University of Hertfordshire

By the same authors

Trialling Online Proctoring for E-assessments: Early Outcomes from the Erasmus+ OP4RE Project

Research output: Chapter in Book/Report/Conference proceedingConference contribution

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Original languageEnglish
Title of host publicationProceedings of the 16th European Conference on e-Learning
EditorsAnabela Mesquita, Paula Peres
Place of PublicationReading, UK
PublisherACPI (Academic Conference Publishing International)
Pages221-228
Number of pages7
ISBN (Electronic)9781911218593
ISBN (Print)9781911218609
Publication statusPublished - 25 Oct 2017
Event16th European Conference on E-Learning - ISCAP, Porto, Portugal
Duration: 25 Oct 201727 Oct 2017
Conference number: 16
http://www.academic-conferences.org/conferences/ecel/

Conference

Conference16th European Conference on E-Learning
Abbreviated titleECEL 2017
CountryPortugal
CityPorto
Period25/10/1727/10/17
Internet address

Abstract

This paper describes the initial research discussions and outcomes from the first year of the Erasmus+ Online Proctoring for Remote Examinations project (OP4RE). This three year project is a partnership of eight contributors and received confirmation of funding in July 2016. It is now reporting on the activities of its first year’s work. The partners are committed to developing a set of research-based protocols and guidelines for ensuring that the use of live remote proctoring/invigilation can provide a secure and private means for online assessments taken by students located away from their university’s physical campus, when compared with assessments taken in a traditional examination hall with local invigilators.

Students may opt to take assessments remotely for several different reasons: some are following a complete online distance learning programme and may be located anywhere in the world with internet access. Other students may be based locally to their institution but choose online assessment for its convenience. This is particularly true for students who study part-time and are in employment, or those who have child-care responsibilities. Other students are physically unable to attend their HEI because of disability or lack of reliable transport at a reasonable cost. The aim is for the remote proctored assessment to be of equal quality and security compare with a campus-based assessment.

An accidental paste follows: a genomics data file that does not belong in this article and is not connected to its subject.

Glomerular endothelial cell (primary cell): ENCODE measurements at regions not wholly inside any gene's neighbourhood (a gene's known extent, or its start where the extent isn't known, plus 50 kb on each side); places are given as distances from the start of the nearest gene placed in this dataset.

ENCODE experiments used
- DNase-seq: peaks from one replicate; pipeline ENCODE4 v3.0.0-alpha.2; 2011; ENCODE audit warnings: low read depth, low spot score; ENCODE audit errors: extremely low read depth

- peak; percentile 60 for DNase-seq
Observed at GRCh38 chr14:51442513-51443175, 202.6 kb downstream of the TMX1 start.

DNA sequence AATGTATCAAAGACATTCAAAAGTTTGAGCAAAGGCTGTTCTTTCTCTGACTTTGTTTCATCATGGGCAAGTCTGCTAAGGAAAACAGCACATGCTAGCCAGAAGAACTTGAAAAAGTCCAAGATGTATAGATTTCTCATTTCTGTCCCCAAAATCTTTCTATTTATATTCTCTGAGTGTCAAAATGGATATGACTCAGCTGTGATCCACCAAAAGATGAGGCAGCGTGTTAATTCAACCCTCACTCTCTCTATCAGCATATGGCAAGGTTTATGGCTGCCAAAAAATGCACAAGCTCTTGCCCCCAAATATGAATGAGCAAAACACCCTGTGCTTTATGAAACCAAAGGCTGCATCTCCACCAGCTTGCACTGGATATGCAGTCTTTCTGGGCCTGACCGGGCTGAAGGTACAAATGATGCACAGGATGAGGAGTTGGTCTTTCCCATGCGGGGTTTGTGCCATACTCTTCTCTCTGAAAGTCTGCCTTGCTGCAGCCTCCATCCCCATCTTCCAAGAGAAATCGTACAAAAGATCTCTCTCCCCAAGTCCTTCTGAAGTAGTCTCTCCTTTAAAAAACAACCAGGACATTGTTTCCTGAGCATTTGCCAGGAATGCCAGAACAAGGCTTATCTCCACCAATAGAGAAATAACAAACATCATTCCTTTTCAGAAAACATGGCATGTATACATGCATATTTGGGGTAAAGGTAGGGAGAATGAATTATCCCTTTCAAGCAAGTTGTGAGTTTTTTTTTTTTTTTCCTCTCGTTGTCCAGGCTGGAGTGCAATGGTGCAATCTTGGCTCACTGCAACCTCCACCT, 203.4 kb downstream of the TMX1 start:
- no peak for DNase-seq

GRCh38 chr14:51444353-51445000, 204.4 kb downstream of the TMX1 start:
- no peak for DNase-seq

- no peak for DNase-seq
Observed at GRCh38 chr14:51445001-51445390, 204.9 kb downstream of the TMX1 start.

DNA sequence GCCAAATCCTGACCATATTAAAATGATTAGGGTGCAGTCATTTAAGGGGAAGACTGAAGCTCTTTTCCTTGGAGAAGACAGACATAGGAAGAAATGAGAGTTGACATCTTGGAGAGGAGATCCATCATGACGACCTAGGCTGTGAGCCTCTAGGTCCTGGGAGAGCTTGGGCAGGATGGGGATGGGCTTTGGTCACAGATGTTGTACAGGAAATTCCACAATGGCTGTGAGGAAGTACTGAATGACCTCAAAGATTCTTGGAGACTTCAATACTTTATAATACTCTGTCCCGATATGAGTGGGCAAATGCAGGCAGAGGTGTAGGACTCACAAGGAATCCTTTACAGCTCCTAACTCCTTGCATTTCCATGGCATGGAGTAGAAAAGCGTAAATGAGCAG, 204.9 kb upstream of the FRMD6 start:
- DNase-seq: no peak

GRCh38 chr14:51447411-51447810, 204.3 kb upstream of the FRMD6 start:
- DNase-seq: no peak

The student experience of sharing their identity and then ‘being watched’ by a remote proctor while taking an assessment is also researched. This project has the aim of showing how the student experience of being proctored online can be no more stressful for assessments when taken in their chosen personal environment. Multiple sources of evidence indicate that taking an assessment in a large examination hall can be a very stressful occasion for students.
The paper highlights the lessons learned already from a pilot study into remote proctoring undertaken by one of the partners and the feedback received from this. It details outcomes from the activities and pilot studies undertaken during 2017 by the different academic partners and reports on the student feedback to date comparing preliminary research outcomes.

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